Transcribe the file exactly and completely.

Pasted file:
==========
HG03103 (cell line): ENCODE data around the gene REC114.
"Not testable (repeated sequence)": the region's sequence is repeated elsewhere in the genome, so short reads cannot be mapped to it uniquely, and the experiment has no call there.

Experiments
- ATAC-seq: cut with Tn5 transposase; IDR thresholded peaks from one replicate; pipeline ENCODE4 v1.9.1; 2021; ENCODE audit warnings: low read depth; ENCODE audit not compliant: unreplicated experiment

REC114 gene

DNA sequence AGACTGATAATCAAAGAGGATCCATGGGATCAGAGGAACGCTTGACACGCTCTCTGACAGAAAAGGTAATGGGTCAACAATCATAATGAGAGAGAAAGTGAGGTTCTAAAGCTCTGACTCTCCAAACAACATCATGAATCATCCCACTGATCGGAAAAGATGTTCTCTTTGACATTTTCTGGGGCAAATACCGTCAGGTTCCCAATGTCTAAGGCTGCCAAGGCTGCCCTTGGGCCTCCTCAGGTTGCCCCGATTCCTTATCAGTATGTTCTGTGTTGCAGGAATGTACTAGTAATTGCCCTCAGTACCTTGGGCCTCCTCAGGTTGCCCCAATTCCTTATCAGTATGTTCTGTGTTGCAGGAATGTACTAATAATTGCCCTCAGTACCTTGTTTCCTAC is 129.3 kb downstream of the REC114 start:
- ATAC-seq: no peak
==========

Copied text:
HG03103 (cell line): ENCODE data around the gene REC114.
"Not testable (repeated sequence)": the region's sequence is repeated elsewhere in the genome, so short reads cannot be mapped to it uniquely, and the experiment has no call there.

Experiments
- ATAC-seq: cut with Tn5 transposase; IDR thresholded peaks from one replicate; pipeline ENCODE4 v1.9.1; 2021; ENCODE audit warnings: low read depth; ENCODE audit not compliant: unreplicated experiment

REC114 gene

DNA sequence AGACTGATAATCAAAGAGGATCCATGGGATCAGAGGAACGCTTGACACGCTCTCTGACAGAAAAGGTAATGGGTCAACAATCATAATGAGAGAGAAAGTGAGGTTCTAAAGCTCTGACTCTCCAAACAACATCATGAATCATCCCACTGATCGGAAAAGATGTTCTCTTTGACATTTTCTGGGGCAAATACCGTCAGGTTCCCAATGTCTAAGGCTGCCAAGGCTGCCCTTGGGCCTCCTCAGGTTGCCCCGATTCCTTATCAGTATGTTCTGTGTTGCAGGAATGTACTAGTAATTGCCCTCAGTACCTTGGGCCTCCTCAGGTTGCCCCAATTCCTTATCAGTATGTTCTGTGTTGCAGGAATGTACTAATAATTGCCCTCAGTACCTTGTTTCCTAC is 129.3 kb downstream of the REC114 start:
- ATAC-seq: no peak